Prominent females speak on campus


Natalie Tyler

Left to Right: Speakers Jennifer Smith and Amy Langer answer questions after a Women’s Excellence in Entrepreneurship and Leadership presentation hosted by the Winona State College of Business on Thursday, Nov. 1 in Science Laboratory Center 120.

Erin Jones, Copy Editor

Winona State University’s College of Business hosted two speakers, Jennifer Smith and Amy L. Langer, for a Women’s Excellence in Entrepreneurship and Leadership presentation on Thursday, Nov. 1 in Stark Hall 103.

During the presentation, Smith, the founder and CEO of Innovative Office Solutions, and Langer, a co-founder and managing partner of Salo LLC., talked to students, faculty and staff about their companies and how they got to where they are today.

Langer spoke about her journey first, which started after she got her degree in accounting at Michigan State University and her first job at Klynveld, Peat, Marwick and Goerdeler (KPMG).

“I loved working for KPMG a ton,” Langer said. “I just loved the values of the organization. They cared a ton about education and the relationships that they built not only with their alumni, but also into the business community and the things that they do.”

Langer’s journey to leadership continued when she took her Certified Public Accountant Exam (CPA), which she failed on her first and second attempts.

But after her third take of the exam, Langer passed and decided she wanted to try something new.

“I went to an organization that does more temporary staffing and I was in sales for the first time,” Langer said. “The work was fast and furious, I did very well and I ended up in a national director role at the age of 25 and it was like nothing I’ve ever experienced before.”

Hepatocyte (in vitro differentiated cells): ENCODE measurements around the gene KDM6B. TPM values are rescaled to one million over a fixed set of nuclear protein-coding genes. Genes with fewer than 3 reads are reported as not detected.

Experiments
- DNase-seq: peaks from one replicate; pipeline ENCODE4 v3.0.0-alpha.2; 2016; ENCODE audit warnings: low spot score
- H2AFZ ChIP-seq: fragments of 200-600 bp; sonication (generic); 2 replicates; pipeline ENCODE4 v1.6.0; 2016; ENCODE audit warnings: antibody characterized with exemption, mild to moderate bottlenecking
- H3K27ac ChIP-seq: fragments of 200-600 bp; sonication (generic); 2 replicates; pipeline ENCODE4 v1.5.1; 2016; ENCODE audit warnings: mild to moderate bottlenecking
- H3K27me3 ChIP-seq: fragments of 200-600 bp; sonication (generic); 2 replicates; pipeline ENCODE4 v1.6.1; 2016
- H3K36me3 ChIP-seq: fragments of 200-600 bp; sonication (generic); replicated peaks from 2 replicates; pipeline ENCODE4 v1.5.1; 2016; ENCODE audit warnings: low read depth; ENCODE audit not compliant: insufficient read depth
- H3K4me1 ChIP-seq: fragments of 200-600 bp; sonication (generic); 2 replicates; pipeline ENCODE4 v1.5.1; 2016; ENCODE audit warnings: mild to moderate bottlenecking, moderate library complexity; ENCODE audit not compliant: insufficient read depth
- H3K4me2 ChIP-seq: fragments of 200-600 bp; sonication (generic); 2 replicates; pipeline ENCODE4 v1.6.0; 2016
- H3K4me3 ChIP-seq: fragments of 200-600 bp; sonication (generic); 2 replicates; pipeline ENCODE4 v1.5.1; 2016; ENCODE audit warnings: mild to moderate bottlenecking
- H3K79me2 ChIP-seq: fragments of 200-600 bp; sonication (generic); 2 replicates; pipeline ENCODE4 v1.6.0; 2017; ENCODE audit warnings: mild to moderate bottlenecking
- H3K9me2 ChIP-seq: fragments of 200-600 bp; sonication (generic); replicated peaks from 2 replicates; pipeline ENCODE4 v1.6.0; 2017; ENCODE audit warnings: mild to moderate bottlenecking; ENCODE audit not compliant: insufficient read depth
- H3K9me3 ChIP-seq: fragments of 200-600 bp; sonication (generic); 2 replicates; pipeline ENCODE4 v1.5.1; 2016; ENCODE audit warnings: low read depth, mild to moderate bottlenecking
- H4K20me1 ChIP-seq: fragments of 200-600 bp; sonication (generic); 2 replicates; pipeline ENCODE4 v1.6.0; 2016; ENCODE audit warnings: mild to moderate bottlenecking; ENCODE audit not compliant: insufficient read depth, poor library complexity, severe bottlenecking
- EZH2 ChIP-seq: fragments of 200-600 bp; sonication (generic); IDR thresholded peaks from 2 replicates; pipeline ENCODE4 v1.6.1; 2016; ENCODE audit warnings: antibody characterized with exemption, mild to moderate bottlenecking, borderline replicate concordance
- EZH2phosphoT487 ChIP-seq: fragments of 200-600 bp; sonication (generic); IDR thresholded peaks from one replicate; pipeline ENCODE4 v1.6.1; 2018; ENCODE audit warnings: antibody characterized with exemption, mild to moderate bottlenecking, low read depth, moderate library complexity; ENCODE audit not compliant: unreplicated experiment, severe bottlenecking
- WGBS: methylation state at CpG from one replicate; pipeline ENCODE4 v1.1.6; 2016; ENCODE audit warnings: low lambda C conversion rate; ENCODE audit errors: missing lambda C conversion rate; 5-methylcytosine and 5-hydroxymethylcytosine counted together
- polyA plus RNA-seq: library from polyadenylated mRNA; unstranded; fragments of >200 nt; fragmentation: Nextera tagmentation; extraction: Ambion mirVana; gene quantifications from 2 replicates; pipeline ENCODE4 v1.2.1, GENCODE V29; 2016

Though Langer loved her work and the opportunities it gave to her, she still felt the company did not align with her personal values.

Langer said that because of the way the organization responded to the 9/11 attacks, she gave her notice the next day.

“Some people say, ‘How did Salo get created?’ Salo was really created as a place where I could do the work that I love and have the values that align with how I feel personally,” Langer said.

In 2002, Langer and her co-founder developed Salo LLC., with the goal of building strong relationships and valuing those over business transactions.

“Our vision [is] to create these meaningful experiences and for us a meaningful experience is when a business has a need, but we’re also expanding people’s careers,” Langer said. “A lot of times for us it is the employee who matters first.”

Langer said her company’s values finally match her own.

One of those values is drive and determination.

Langer’s company tested its values and defined determined as “inherent ambition to achieve” and asked Salo employees if they live by that definition.

“Our employees said, ‘We don’t do [what we do] to achieve. That’s not why we exist. We do [what we do] because we want the best outcome for our employees, we want the best outcome for our clients.’ And so that’s how much these values matter to us,” Langer said.      

Smith spoke about her success next. Like Langer, she emphasized to students the importance of aligning personal values with one’s career, but also the importance of working for a company with purpose.